Due to the wide differences in the types of lymphoma, Dr. Flowers believes that one of the great benefits of being a lymphoma specialist is the ability to help patients across a large number of lymphoma subtypes. He feels that it not only makes his work more interesting but also creates opportunities to help patients and the medical community learn more about this complex disease. “The longer we study lymphoma, the more subtypes we discover. With these new discoveries we develop better treatments specific to lymphoma subtypes,” says Dr. Flowers. He feels that patient care gives him the best idea of what matters most to those diagnosed with the disease and helps to inform what he decides to focus his research on. “Being a clinical investigator is the best career I could possibly imagine,” says Dr. Flowers. “There is such a tight connection between understanding lymphomas, providing the highest-quality patient care and being an investigator.”
“Being a clinical investigator is the best career I could possibly imagine.”
While much research is being done in the field of lymphoma, Dr. Flowers considers it to be understudied and underappreciated compared to other more common cancers. “Lymphoma can often be more challenging to study, but the disease process stimulates my intellectual curiosity about what kinds of things we can do to make things better for patients,” says Dr. Flowers. “I feel that as oncologists, we are bestowed with the highest honor of being able to care for people during their greatest time of need, and that’s what fuels me every day.”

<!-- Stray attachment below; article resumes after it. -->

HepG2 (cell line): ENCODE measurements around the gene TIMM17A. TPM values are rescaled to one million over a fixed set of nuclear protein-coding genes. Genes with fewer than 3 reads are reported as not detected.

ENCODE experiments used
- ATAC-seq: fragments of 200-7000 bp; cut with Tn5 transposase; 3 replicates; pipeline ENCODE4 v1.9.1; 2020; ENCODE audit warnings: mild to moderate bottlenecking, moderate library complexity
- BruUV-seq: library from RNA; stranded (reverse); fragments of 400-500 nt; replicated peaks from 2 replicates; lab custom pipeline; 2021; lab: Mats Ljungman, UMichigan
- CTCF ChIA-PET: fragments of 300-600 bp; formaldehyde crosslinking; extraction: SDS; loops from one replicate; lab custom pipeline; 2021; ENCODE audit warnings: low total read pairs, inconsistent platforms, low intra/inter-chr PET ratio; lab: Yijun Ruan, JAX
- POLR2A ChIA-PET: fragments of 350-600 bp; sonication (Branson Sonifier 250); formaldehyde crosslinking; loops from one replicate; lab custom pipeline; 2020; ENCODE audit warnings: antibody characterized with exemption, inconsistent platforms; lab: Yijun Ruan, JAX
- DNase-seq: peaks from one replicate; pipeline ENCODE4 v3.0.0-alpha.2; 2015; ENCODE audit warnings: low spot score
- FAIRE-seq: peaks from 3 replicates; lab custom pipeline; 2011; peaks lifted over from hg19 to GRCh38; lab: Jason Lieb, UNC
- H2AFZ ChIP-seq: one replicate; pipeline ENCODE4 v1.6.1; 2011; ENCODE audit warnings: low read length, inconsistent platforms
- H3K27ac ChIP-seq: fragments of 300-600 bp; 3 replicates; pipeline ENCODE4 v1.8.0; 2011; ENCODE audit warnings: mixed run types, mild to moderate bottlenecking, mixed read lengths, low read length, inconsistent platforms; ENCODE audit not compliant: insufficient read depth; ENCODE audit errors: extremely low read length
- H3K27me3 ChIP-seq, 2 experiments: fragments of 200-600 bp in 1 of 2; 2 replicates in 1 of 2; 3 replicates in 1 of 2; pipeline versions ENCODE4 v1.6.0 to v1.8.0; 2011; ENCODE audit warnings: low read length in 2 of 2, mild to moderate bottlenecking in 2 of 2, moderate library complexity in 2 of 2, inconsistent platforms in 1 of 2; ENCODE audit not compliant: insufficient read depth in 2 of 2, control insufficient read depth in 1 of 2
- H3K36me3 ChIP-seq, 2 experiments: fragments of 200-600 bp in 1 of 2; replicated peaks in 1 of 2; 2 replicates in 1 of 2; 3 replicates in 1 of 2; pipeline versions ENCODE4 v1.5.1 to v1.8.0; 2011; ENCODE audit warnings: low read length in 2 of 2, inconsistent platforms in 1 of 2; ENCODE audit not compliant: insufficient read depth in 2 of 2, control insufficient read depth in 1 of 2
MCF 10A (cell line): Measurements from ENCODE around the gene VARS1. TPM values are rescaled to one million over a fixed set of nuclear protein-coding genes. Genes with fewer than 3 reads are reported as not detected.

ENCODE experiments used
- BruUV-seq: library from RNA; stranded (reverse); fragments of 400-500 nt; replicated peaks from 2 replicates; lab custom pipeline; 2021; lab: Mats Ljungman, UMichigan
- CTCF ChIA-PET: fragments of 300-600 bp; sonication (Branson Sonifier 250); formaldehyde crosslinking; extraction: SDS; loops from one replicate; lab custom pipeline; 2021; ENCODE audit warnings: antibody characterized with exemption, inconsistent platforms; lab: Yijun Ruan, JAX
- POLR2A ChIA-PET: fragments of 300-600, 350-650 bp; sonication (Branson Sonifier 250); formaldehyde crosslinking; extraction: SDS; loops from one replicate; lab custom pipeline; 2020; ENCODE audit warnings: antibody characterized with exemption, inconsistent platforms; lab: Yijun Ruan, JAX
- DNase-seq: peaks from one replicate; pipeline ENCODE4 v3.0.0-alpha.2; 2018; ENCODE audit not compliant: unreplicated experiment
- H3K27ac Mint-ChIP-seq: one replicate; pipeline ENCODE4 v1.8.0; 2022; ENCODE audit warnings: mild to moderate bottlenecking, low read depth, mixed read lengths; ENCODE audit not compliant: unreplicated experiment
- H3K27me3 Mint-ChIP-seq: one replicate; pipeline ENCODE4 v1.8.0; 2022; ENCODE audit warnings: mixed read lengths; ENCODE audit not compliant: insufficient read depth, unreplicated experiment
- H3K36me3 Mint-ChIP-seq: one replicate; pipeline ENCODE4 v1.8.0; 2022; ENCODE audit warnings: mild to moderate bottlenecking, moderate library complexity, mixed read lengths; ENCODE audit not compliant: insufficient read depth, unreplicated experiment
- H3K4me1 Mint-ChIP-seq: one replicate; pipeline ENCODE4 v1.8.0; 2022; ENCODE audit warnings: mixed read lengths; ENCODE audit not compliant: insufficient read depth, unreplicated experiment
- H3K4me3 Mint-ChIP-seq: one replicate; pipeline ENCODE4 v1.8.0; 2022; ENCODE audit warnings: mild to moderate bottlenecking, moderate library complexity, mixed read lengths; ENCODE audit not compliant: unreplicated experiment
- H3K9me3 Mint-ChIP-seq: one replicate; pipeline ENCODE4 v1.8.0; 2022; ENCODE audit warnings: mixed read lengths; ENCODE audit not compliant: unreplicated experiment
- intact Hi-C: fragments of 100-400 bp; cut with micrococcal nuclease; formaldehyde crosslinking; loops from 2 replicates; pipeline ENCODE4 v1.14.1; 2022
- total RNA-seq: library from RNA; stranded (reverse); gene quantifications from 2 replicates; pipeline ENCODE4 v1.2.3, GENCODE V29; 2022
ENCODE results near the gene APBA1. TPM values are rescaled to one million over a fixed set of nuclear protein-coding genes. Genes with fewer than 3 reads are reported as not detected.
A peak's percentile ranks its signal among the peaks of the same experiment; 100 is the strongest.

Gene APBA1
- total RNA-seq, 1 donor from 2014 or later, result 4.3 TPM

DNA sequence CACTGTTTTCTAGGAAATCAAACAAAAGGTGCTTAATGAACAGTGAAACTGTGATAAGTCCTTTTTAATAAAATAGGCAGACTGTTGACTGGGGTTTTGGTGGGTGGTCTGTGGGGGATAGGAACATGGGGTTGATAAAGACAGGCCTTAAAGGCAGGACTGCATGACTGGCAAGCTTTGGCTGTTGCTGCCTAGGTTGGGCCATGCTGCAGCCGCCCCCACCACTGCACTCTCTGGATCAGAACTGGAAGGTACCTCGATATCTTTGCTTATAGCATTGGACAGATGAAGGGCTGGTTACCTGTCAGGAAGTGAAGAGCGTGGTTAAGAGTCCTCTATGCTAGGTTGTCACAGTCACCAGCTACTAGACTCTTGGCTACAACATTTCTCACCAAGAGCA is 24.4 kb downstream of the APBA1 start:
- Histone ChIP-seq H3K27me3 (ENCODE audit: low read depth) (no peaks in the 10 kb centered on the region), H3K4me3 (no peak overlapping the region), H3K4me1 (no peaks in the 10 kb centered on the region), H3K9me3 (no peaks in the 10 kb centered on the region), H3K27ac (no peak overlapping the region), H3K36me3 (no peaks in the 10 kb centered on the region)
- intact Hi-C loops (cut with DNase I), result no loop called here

“I feel that as oncologists, we are bestowed with the highest honor of being able to care for people during their greatest time of need, and that’s what fuels me every day.”
One area of research that is particularly interesting to Dr. Flowers is finding ways to improve patient outcomes by using models to predict them ahead of time. “I learned very early on from patients that physicians should not only focus on improving the duration of survival. We must also work to improve quality of life,” says Dr. Flowers. “The measurement of patient-reported outcomes is really the best tool that we have to make an impact on an individual’s life after a lymphoma diagnosis.” His current study with lymphoma epidemiologist and SAB member, Dr. James Cerhan of the Mayo Clinic strives to achieve just that. The Lymphoma Epidemiology of Outcomes Cohort Study (LEO) has enrolled nearly 8,000 non-Hodgkin lymphoma (NHL) patients across eight academic medical centers in the United States. The study is helping to characterize the ways that patients with lymphoma have been treated and the best ways to predict outcomes. LEO also collects lymphoma tissue and blood samples to learn more about the biology of each lymphoma subtype. This is the largest study following patients with lymphoma ever to be conducted in the United States. The second phase of LEO will start later in 2021.